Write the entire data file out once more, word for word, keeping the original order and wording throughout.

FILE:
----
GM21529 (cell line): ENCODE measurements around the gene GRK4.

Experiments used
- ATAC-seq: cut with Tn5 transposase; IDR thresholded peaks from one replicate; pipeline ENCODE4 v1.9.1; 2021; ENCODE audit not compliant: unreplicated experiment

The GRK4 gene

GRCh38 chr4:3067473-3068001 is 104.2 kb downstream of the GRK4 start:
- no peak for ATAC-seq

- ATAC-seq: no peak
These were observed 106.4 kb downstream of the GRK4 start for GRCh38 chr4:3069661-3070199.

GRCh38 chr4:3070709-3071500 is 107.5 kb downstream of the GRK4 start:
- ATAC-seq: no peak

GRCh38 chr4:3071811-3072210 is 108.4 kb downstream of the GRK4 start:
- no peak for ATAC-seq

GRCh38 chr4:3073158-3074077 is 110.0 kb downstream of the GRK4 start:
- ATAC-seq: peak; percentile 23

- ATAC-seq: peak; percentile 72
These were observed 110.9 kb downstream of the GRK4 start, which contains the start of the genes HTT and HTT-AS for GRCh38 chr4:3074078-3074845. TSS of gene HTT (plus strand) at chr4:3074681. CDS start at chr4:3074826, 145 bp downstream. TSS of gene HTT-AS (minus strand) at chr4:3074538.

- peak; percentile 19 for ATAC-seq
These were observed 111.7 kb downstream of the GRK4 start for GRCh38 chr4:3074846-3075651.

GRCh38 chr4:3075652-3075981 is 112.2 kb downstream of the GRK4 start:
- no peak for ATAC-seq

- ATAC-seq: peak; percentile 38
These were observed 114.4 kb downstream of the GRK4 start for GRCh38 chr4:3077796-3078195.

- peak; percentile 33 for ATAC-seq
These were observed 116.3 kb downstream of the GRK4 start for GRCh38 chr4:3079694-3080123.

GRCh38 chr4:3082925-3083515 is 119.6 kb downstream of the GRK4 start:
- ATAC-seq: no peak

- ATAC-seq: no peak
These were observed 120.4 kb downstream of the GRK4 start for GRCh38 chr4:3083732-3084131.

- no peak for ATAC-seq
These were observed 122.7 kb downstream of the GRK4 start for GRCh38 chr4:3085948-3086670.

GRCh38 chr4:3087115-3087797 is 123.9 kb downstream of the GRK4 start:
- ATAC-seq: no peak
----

GM21529 (cell line): ENCODE measurements around the gene GRK4.

Experiments used
- ATAC-seq: cut with Tn5 transposase; IDR thresholded peaks from one replicate; pipeline ENCODE4 v1.9.1; 2021; ENCODE audit not compliant: unreplicated experiment

The GRK4 gene

GRCh38 chr4:3067473-3068001 is 104.2 kb downstream of the GRK4 start:
- no peak for ATAC-seq

- ATAC-seq: no peak
These were observed 106.4 kb downstream of the GRK4 start for GRCh38 chr4:3069661-3070199.

GRCh38 chr4:3070709-3071500 is 107.5 kb downstream of the GRK4 start:
- ATAC-seq: no peak

GRCh38 chr4:3071811-3072210 is 108.4 kb downstream of the GRK4 start:
- no peak for ATAC-seq

GRCh38 chr4:3073158-3074077 is 110.0 kb downstream of the GRK4 start:
- ATAC-seq: peak; percentile 23

- ATAC-seq: peak; percentile 72
These were observed 110.9 kb downstream of the GRK4 start, which contains the start of the genes HTT and HTT-AS for GRCh38 chr4:3074078-3074845. TSS of gene HTT (plus strand) at chr4:3074681. CDS start at chr4:3074826, 145 bp downstream. TSS of gene HTT-AS (minus strand) at chr4:3074538.

- peak; percentile 19 for ATAC-seq
These were observed 111.7 kb downstream of the GRK4 start for GRCh38 chr4:3074846-3075651.

GRCh38 chr4:3075652-3075981 is 112.2 kb downstream of the GRK4 start:
- no peak for ATAC-seq

- ATAC-seq: peak; percentile 38
These were observed 114.4 kb downstream of the GRK4 start for GRCh38 chr4:3077796-3078195.

- peak; percentile 33 for ATAC-seq
These were observed 116.3 kb downstream of the GRK4 start for GRCh38 chr4:3079694-3080123.

GRCh38 chr4:3082925-3083515 is 119.6 kb downstream of the GRK4 start:
- ATAC-seq: no peak

- ATAC-seq: no peak
These were observed 120.4 kb downstream of the GRK4 start for GRCh38 chr4:3083732-3084131.

- no peak for ATAC-seq
These were observed 122.7 kb downstream of the GRK4 start for GRCh38 chr4:3085948-3086670.

GRCh38 chr4:3087115-3087797 is 123.9 kb downstream of the GRK4 start:
- ATAC-seq: no peak